Alien sees the titular monster evolve through several different forms, with Ridley Scott having to cut one creepy stage out during filming. The original Alien was inspired by old ’50 b-movies, but trying to conceive a unique monster for the film was no small task. The solution lay in the disturbing, biomechanical work of artist H.R. Giger, with Scott aiming to bring his painting Necronom IV to life. The Xenomorph was unlike anything that had previously been seen on a big screen, and while the initial impact of the monster has long since faded, it’s still one of the most unique monster designs in film history.
The lifecycle of the alien is well documented in the film; it moves from facehugger to chestbuster and then to the drone stage that stalks The Nostromo’s crew. In fact, it was searching for a unique way the creature could get onboard the spaceship that co-writers Dan O’Bannon and Ron Shusett decided to base its biology on that of a parasitic wasp. This insect would lay eggs in a spider, which would later hatch and consume the spider alive. This was the basis for the iconic chestbuster sequence, and that insectoid nature inspired the alien’s lifecycle throughout.
Ridley Scott’s Unused Alien Lifecycle
During an interview with the AFI, Alien director Scott detailed the lifecycle of the “Beast,” and mentioned an intermediary stage he was forced to drop. This step in its evolution came between the chestbuster scene and the drone attacking Brett, and Scott described this stage as “… a rather obscure thing we’d see on internal camera.” According to the director, this would stage would resemble a “black egg,” except it would be moving around before it would “unfold.” Scott claims the production never got to create this sequence, as Alien’s bond completion company was “… breathing down my neck.”
Scott’s conception of this deleted Alien scene does raise some questions. Would audiences have gotten a look at the grown creature before it later attacked Brett, or would its form have been obscured still? The scene also sounds like the mythical box sequence that was allegedly filmed but eventually cut. This would have taken place during the finale, with Ripley encountering a mysterious box in The Nostromo’s corridors; she moves to inspect, only to flee when the box starts to unfurl and it’s revealed to be the Alien in disguise. This scene appears in Alien’s comic adaptation but was seemingly never filmed.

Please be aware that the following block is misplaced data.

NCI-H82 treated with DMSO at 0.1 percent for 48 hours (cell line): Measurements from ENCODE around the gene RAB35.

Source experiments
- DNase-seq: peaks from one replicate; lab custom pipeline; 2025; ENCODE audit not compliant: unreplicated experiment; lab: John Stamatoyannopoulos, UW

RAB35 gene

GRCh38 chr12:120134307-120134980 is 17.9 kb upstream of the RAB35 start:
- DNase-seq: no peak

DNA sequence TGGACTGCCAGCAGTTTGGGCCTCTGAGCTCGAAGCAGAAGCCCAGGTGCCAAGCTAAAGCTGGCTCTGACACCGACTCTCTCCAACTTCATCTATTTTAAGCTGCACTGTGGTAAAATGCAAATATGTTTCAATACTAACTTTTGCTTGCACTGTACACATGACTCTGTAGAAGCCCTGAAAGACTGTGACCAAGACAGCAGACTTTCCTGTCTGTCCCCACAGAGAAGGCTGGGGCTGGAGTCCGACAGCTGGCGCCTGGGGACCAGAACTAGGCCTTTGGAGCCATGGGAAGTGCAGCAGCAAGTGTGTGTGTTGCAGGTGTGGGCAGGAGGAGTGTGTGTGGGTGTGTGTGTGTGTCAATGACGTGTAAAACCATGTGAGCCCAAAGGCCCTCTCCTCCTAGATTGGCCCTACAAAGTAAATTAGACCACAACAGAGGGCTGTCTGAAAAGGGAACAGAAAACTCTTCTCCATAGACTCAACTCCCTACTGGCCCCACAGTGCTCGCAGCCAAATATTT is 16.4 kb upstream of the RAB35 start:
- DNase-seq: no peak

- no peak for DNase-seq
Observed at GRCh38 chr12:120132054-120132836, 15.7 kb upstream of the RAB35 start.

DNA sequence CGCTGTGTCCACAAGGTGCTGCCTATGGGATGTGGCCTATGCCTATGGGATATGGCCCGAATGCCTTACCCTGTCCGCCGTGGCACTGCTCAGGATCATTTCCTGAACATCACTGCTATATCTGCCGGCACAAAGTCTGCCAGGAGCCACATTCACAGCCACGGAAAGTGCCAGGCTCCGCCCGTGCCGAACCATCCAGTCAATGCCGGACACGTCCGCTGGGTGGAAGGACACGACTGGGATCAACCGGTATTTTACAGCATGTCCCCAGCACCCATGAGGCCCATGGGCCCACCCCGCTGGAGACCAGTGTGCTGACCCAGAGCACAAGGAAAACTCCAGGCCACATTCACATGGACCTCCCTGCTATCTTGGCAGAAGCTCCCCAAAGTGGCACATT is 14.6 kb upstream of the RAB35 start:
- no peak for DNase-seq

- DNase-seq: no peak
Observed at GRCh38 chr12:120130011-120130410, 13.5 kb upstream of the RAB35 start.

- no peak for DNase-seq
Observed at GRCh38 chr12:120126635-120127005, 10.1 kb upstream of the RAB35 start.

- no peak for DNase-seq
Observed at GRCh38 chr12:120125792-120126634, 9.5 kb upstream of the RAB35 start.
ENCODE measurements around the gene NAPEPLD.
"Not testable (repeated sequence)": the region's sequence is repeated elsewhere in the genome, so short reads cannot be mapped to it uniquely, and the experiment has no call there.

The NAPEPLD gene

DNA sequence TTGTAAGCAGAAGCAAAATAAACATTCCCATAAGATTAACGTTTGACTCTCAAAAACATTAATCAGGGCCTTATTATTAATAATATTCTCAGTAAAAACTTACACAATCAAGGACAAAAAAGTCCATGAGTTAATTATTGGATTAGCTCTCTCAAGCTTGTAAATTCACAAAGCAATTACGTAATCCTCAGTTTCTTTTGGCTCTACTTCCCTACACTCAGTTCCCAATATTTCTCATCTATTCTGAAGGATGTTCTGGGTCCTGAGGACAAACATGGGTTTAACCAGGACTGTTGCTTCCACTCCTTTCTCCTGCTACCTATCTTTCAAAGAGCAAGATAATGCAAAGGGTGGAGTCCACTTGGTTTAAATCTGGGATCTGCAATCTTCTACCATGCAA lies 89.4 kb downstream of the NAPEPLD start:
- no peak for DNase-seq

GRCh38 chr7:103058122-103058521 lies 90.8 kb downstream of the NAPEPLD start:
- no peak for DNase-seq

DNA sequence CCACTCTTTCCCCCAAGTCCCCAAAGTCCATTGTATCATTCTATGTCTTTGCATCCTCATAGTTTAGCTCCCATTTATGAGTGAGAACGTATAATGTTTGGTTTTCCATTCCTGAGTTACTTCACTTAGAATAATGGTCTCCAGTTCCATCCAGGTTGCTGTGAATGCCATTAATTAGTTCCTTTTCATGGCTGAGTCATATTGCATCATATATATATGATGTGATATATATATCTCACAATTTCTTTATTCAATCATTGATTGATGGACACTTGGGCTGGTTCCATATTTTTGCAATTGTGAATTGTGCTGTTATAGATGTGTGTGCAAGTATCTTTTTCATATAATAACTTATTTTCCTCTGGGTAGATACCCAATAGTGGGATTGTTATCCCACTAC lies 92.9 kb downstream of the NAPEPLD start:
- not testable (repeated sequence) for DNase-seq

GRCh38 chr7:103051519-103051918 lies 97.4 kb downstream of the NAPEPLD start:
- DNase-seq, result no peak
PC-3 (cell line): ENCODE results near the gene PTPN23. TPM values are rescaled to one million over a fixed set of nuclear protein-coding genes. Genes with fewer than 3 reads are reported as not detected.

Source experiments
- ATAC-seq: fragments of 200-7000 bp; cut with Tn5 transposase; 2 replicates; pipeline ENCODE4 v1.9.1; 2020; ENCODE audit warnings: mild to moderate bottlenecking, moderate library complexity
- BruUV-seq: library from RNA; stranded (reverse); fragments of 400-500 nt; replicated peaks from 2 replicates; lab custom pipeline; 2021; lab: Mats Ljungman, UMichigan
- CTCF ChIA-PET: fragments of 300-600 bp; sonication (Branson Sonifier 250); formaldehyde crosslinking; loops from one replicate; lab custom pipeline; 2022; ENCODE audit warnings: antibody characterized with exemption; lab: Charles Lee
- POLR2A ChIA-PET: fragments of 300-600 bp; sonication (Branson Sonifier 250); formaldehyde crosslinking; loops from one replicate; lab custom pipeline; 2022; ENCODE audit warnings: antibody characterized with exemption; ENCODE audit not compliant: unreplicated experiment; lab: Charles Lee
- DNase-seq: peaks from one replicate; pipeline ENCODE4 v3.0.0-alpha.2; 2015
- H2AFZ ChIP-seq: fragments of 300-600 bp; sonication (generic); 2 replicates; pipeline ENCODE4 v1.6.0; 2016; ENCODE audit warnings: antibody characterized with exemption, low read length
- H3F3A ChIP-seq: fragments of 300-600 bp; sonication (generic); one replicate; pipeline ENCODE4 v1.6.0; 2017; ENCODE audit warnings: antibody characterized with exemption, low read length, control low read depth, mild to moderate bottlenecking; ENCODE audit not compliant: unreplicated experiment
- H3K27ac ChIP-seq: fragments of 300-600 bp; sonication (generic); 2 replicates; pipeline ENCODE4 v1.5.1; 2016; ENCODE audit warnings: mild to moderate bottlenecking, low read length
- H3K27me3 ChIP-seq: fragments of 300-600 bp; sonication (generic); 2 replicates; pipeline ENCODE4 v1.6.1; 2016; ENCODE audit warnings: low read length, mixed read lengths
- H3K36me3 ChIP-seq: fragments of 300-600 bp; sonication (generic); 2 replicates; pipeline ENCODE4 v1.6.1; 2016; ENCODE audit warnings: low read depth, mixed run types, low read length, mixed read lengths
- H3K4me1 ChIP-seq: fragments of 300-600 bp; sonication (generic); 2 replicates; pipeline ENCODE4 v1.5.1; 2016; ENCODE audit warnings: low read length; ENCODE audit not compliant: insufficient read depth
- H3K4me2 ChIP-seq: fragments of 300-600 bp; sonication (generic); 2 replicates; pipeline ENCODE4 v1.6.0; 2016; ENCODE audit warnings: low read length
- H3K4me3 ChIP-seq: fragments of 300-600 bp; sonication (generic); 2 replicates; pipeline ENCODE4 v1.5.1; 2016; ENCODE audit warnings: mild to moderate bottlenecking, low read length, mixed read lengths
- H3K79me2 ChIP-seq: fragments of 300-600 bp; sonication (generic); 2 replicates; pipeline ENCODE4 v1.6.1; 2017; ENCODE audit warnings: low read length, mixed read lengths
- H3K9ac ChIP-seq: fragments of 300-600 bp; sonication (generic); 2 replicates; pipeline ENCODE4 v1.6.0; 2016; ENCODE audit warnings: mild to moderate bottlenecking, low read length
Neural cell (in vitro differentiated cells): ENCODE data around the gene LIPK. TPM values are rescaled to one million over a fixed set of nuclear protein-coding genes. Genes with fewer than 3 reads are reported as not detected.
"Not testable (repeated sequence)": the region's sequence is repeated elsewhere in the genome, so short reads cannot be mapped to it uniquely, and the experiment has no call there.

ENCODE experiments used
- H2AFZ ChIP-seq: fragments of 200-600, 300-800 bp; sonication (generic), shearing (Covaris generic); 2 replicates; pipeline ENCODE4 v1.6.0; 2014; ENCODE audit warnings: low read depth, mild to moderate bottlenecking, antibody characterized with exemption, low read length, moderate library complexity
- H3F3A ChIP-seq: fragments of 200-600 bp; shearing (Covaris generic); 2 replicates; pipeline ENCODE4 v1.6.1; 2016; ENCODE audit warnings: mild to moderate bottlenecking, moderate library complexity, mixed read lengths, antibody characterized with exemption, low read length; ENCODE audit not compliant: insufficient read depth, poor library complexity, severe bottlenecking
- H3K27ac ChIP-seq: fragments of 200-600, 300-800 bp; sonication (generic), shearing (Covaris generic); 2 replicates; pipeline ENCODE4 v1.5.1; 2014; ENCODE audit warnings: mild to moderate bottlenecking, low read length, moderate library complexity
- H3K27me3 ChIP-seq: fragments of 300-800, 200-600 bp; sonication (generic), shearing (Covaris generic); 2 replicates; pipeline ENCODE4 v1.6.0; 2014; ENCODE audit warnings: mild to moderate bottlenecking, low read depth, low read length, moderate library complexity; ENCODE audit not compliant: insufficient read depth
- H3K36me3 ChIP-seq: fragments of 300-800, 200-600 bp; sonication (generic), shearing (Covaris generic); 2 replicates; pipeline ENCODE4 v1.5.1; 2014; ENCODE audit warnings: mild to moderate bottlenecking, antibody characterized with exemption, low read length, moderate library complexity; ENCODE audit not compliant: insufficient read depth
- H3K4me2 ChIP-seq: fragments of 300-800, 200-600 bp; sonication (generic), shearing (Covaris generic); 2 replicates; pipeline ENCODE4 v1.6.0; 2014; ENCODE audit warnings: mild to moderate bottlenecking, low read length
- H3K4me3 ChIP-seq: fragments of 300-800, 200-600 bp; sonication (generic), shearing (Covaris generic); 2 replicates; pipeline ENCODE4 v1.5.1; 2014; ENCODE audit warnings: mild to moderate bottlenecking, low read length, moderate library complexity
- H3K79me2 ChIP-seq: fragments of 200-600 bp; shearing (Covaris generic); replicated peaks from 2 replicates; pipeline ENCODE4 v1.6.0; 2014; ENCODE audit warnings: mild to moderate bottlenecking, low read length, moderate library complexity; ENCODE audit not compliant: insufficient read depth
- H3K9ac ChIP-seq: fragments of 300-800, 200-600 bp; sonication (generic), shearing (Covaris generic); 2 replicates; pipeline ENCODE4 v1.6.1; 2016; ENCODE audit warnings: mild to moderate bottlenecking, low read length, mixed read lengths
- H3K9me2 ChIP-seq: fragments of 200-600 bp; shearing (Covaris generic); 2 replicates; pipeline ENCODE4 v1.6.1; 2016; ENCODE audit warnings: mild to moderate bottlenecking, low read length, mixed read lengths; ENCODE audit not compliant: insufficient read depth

Ridley Scott’s Other Unused Alien Plans
In the process of refining Alien’s story and paring down the budget, Scott dropped some other concepts. Probably the most well-known was his bleak alternate ending, where the alien bit Ripley’s head off – and then recorded a distress message using her voice. There was another alternate ending where it was revealed the alien had planted either an egg or a second alien on the escape shuttle that was also never filmed. One of the most significant ideas that Scott conceived that were dropped completely was that the beast itself is dying throughout the story.
The original plan for Alien was that the creature would be transparent at the beginning, but its skin would change to a darker hue as the story progressed. This was to symbolize it was rapidly aging, and the reason it appears so lethargic in the finale is that it’s already near death. When Giger was unable to construct a transparent suit that worked, the concept was abandoned. The fact the beast appears so listless during the ending does suggest it’s dying, especially as it only attacks when provoked. Maybe that short lifespan idea was still in Scott’s mind, even though the alien didn’t get to live to old age.